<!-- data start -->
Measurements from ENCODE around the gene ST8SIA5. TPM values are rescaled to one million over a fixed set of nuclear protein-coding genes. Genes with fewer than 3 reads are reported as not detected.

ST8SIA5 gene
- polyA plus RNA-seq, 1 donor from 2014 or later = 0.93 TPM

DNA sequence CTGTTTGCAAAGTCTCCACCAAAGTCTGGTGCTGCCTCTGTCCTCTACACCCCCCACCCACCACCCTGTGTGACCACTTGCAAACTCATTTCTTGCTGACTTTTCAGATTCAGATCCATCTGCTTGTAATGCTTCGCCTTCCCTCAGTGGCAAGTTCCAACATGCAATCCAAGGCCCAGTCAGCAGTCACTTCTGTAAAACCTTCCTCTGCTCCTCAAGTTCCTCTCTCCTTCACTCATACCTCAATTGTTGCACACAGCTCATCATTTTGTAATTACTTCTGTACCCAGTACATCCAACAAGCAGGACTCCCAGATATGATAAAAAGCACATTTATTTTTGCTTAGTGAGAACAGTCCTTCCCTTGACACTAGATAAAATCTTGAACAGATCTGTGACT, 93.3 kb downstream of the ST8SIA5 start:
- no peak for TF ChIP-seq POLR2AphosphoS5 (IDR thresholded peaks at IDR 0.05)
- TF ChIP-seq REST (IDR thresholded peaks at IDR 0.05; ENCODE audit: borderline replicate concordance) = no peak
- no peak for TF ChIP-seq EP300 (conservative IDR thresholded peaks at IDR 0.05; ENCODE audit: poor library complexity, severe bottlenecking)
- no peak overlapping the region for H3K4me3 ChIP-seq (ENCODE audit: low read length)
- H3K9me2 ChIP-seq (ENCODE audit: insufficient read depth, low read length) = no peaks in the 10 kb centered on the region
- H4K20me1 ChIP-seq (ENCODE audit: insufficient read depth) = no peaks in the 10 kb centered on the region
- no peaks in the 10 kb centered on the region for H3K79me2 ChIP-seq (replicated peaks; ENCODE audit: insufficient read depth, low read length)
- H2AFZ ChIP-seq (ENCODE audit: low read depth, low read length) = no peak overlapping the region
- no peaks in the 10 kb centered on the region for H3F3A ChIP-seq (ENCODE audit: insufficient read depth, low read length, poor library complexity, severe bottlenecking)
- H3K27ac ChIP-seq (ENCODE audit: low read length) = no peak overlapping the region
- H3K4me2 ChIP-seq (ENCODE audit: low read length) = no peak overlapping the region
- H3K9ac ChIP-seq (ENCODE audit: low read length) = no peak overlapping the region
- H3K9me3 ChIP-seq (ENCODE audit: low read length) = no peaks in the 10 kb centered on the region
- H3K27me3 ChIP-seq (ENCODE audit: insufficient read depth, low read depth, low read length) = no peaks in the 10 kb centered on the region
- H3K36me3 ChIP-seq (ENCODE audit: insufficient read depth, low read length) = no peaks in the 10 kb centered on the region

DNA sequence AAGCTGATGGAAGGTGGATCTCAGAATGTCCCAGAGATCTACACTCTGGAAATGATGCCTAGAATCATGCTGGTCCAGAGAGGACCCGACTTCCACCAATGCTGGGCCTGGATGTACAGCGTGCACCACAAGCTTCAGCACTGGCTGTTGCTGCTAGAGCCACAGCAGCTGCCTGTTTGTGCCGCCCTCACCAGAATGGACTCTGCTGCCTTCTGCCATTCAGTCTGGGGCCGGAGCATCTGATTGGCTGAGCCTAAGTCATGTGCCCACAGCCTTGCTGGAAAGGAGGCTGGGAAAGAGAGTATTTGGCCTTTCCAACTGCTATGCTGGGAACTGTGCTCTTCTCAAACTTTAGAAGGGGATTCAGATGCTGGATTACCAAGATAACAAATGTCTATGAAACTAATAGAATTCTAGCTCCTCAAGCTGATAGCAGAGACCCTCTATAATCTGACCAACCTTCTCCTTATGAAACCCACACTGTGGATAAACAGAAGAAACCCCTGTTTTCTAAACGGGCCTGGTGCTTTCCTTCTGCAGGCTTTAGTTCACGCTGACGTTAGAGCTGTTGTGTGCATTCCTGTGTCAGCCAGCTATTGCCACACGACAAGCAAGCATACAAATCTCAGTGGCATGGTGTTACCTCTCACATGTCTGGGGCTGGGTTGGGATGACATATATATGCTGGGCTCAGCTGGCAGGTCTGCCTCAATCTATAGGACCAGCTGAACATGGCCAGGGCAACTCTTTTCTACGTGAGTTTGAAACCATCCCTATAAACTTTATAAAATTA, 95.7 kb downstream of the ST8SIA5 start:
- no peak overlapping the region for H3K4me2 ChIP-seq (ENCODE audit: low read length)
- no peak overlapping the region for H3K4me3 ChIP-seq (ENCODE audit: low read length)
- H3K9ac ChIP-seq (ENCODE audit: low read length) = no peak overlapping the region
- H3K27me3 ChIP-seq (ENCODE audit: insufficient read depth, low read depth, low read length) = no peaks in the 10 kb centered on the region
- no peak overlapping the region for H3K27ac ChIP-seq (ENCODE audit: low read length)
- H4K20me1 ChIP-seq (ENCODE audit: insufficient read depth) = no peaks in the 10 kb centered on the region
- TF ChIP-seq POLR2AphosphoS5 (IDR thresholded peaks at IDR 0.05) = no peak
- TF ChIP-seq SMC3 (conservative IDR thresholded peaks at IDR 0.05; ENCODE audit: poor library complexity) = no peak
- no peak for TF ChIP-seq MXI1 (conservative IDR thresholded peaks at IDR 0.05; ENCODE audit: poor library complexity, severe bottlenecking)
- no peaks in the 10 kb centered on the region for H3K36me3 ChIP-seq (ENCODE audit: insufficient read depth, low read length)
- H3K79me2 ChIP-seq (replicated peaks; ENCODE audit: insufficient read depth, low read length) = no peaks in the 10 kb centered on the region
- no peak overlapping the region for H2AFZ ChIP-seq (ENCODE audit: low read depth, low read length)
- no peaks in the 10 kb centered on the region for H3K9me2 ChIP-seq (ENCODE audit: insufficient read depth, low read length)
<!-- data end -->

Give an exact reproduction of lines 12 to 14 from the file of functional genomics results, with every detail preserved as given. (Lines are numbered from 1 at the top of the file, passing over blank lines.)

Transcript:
- H2AFZ ChIP-seq (ENCODE audit: low read depth, low read length) = no peak overlapping the region
- no peaks in the 10 kb centered on the region for H3F3A ChIP-seq (ENCODE audit: insufficient read depth, low read length, poor library complexity, severe bottlenecking)
- H3K27ac ChIP-seq (ENCODE audit: low read length) = no peak overlapping the region